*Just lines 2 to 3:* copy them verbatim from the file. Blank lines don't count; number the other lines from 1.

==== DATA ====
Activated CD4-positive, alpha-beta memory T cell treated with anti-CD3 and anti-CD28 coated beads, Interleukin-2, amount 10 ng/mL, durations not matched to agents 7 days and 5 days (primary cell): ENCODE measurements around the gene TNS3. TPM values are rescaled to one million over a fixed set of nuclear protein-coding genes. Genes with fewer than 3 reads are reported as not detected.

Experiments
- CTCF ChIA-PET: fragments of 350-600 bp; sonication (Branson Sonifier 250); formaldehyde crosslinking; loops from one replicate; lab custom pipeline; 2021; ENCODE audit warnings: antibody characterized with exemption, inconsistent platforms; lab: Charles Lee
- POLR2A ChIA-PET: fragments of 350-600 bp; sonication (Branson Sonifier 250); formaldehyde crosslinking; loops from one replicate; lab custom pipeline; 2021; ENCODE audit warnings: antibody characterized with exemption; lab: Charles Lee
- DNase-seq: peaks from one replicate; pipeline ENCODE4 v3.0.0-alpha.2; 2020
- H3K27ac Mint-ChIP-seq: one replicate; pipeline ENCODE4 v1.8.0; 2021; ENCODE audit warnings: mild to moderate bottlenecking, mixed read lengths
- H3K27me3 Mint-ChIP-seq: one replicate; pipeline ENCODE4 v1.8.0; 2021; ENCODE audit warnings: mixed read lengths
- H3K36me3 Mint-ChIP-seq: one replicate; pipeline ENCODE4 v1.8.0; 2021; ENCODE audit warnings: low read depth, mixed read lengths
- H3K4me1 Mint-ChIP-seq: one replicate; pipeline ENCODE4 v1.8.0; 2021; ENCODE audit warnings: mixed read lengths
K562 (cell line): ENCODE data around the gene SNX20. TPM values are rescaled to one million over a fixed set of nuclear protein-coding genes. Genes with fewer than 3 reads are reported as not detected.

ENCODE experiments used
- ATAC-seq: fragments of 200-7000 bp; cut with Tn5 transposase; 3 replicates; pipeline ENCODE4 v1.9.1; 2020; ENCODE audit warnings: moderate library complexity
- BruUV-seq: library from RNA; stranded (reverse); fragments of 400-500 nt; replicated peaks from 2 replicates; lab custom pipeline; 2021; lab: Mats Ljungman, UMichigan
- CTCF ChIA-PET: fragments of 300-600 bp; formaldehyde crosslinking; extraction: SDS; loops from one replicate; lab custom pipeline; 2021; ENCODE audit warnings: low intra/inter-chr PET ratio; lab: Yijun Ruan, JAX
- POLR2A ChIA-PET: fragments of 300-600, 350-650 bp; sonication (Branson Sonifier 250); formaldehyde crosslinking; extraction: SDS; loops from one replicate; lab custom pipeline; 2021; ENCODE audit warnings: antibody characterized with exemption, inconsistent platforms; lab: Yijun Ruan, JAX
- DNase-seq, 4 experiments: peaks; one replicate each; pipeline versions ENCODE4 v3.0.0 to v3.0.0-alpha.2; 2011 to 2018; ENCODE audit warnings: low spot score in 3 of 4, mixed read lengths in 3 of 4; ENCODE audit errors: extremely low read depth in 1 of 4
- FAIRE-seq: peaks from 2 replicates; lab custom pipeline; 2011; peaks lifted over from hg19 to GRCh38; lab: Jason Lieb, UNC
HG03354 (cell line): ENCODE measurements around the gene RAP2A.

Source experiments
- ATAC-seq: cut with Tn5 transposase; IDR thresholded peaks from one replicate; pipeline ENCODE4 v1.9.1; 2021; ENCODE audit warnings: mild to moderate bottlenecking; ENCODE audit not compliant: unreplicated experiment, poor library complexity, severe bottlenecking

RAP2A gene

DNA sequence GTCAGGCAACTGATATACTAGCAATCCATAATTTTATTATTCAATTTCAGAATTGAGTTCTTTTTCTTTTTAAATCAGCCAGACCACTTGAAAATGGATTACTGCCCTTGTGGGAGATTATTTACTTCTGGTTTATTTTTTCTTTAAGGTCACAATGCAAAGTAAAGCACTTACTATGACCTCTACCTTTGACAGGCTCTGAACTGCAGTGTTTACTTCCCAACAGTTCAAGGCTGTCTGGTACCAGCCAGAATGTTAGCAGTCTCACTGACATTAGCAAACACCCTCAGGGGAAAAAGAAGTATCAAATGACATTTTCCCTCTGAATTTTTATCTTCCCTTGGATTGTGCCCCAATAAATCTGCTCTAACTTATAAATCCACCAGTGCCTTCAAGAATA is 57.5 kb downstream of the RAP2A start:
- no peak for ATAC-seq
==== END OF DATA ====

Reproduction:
Experiments
- CTCF ChIA-PET: fragments of 350-600 bp; sonication (Branson Sonifier 250); formaldehyde crosslinking; loops from one replicate; lab custom pipeline; 2021; ENCODE audit warnings: antibody characterized with exemption, inconsistent platforms; lab: Charles Lee